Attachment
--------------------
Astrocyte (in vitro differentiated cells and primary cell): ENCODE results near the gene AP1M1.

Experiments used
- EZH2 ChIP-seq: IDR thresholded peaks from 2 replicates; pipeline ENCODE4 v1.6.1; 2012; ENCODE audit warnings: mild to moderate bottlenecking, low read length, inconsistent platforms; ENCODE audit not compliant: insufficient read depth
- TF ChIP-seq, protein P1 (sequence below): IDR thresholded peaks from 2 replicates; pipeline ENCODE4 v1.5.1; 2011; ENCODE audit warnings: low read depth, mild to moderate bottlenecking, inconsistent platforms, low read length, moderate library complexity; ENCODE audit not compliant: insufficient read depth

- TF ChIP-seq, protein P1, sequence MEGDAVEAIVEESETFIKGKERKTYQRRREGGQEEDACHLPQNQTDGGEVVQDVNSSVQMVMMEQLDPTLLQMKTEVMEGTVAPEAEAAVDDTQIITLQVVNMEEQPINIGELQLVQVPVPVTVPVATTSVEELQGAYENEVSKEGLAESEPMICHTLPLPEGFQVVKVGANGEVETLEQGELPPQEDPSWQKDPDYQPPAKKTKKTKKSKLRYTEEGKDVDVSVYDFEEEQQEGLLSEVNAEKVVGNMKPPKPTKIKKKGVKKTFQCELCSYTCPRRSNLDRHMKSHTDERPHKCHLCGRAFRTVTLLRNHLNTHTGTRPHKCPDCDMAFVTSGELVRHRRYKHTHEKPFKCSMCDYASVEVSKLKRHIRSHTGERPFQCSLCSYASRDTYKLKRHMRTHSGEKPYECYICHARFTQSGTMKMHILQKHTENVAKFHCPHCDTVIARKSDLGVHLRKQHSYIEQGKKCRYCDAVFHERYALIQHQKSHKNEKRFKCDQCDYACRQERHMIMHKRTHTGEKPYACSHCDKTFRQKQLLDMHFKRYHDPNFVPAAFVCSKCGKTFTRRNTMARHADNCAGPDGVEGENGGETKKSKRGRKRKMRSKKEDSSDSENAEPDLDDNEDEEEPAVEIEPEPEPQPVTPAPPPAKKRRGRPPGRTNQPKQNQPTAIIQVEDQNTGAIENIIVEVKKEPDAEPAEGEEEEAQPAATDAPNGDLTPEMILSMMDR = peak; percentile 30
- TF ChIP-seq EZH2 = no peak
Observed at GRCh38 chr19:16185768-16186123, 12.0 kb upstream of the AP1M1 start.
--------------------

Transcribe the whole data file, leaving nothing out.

Astrocyte (in vitro differentiated cells and primary cell): ENCODE results near the gene AP1M1.

Experiments used
- EZH2 ChIP-seq: IDR thresholded peaks from 2 replicates; pipeline ENCODE4 v1.6.1; 2012; ENCODE audit warnings: mild to moderate bottlenecking, low read length, inconsistent platforms; ENCODE audit not compliant: insufficient read depth
- TF ChIP-seq, protein P1 (sequence below): IDR thresholded peaks from 2 replicates; pipeline ENCODE4 v1.5.1; 2011; ENCODE audit warnings: low read depth, mild to moderate bottlenecking, inconsistent platforms, low read length, moderate library complexity; ENCODE audit not compliant: insufficient read depth

- TF ChIP-seq, protein P1, sequence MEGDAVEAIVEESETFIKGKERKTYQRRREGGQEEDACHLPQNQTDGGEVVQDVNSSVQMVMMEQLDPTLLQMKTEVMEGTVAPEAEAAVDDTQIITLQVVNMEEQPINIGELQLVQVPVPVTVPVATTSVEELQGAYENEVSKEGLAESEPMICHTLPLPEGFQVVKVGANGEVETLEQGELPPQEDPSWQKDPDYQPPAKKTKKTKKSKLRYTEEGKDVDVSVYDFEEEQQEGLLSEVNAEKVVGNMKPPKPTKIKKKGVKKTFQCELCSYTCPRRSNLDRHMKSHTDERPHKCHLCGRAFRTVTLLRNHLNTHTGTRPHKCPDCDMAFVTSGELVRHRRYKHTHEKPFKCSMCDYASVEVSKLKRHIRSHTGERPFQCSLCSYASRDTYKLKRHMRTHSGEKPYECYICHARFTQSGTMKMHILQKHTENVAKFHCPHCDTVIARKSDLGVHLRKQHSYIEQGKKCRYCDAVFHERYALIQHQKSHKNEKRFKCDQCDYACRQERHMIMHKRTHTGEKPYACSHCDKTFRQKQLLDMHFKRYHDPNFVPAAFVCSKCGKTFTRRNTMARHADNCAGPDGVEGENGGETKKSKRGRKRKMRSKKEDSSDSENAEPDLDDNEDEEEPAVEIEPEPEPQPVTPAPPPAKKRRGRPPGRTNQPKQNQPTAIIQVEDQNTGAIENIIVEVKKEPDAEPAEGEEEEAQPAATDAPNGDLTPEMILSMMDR = peak; percentile 30
- TF ChIP-seq EZH2 = no peak
Observed at GRCh38 chr19:16185768-16186123, 12.0 kb upstream of the AP1M1 start.